FCB: Check interaction with ba3 construction, passives, and other things that change subjects and see if these things show up there. E.g. A boy is bitten by the dog.

FZZ/DAI: With a number, not the Cl+N version (in Mandarin; Cantonese differ).

SSH: So far we’ve avoided using case because it’s been reported that there is no case in Chinese languages.

DPF: A binary distinction in grammatical form between subjects and non-subjects needs a name.

DAI: There are a lot of languages that have this distinction without morphology.

EMB/DPF: If we can call the distinction case in English (when it only appears in the pronouns), why not in Chinese?

MWG: Can you just say that the thing in subject position can’t have an implicit numeral?

EMB: At the NP level, that’s not first-class information. Something in the HEAD value is.

FCB: Need to be able to sell this to our local typologists.

DPF: So spell it ESAC.

GCS: There is a cline that includes subject down to more oblique arguments, right? Is that orthogonal to the cline of definiteness?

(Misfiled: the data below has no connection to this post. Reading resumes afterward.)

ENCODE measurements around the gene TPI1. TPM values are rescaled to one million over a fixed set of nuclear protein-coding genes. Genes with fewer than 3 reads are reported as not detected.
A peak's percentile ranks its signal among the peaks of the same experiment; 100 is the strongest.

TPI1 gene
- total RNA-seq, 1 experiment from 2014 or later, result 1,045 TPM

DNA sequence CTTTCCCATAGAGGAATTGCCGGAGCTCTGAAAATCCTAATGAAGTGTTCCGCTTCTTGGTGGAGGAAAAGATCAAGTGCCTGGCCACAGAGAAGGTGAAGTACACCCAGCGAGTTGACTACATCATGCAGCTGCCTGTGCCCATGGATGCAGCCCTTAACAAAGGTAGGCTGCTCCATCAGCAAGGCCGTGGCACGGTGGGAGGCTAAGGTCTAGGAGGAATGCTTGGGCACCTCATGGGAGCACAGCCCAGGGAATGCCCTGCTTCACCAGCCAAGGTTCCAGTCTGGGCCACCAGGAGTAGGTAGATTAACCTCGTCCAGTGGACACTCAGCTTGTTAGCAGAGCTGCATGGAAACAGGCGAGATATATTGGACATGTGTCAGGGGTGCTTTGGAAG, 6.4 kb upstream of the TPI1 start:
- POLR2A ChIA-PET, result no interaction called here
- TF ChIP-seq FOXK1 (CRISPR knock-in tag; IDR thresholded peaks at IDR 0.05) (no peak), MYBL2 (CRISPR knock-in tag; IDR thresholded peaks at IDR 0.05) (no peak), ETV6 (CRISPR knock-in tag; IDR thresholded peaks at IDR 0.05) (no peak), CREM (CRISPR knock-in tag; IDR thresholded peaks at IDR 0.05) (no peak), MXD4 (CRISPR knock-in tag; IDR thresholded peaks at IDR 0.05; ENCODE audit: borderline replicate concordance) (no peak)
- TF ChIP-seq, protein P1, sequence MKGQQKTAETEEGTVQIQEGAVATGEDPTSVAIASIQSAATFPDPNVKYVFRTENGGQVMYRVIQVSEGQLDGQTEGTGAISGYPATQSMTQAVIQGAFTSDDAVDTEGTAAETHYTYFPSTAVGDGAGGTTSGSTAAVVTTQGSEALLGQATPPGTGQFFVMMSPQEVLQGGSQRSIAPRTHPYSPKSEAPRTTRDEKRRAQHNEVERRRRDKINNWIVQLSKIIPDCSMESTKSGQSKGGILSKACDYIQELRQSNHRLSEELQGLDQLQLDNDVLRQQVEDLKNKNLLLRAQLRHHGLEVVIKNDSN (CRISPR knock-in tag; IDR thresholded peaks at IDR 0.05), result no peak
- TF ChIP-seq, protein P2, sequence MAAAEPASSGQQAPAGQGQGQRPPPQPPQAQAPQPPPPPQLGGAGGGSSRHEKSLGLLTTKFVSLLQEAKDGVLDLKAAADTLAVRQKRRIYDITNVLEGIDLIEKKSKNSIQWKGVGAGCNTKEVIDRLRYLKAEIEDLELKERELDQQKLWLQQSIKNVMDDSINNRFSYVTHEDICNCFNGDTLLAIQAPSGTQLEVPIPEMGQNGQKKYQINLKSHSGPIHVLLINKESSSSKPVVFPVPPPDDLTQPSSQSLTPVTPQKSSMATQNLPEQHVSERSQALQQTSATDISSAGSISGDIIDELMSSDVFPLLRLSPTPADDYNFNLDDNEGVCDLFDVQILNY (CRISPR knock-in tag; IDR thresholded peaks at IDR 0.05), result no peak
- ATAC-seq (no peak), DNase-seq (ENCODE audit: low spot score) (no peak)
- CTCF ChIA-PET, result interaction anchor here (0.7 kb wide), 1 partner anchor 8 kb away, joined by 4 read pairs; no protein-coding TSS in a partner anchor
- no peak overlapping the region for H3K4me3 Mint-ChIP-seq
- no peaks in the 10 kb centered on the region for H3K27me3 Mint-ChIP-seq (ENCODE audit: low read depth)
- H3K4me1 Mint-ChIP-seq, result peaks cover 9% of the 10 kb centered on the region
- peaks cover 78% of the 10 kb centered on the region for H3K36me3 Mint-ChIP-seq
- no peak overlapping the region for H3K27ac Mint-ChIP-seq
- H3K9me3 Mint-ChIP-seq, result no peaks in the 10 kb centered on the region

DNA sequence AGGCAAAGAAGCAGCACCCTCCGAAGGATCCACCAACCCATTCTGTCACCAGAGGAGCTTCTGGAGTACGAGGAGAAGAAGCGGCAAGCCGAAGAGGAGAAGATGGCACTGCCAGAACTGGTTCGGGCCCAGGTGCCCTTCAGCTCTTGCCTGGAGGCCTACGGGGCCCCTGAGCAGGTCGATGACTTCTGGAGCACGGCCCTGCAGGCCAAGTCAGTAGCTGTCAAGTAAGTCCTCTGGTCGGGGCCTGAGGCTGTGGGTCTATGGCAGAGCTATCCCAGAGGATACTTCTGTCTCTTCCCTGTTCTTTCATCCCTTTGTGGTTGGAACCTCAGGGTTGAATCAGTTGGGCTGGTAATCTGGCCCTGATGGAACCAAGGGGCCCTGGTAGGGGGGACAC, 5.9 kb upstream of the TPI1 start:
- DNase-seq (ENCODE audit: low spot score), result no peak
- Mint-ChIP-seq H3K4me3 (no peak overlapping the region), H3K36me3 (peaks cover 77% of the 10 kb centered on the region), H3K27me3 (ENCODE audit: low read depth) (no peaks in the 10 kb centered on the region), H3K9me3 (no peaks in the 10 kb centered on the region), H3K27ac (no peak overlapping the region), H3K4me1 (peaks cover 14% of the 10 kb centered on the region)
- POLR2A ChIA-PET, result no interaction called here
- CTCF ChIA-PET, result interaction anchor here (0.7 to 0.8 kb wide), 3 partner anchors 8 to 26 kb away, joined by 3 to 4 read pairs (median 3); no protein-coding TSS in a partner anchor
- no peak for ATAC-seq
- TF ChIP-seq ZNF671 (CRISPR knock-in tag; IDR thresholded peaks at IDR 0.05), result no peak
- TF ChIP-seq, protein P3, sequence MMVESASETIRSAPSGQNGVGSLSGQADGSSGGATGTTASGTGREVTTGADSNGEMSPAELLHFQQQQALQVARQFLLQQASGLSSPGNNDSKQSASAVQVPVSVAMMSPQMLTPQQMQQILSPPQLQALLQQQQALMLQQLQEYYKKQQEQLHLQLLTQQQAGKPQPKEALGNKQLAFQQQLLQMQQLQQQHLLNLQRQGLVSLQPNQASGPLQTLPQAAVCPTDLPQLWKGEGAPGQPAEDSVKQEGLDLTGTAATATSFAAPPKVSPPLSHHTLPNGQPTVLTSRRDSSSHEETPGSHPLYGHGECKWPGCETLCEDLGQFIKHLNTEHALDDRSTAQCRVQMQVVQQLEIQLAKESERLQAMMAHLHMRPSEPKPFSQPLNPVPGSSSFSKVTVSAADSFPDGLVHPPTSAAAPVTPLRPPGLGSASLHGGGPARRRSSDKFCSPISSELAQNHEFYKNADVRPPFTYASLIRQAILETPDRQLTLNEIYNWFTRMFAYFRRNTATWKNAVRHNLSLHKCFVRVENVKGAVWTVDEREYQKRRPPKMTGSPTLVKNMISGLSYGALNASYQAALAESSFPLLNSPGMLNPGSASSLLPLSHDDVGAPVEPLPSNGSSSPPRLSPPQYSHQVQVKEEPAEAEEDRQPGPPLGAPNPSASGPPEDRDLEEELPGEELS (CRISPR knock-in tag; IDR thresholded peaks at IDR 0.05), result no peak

EMB: They are analytically independent, but can be correlated. Not as a hard constraint in English, and as we are learning not as a hard constraint in Mandarin either.

GCS: So what’s the other name for it, if not obliqueness?


GCS: I still have some resistance to that.

EMB: Case means variation in the form of NPs that correlates with grammatical function. Here, the variation isn’t morphology, but it’s still variation in form. So it’s case. Anyone who uses that term differently is just wrong.

CapitolHillDefiniteness (last edited 2017-01-05 23:45:44 by EmilyBender)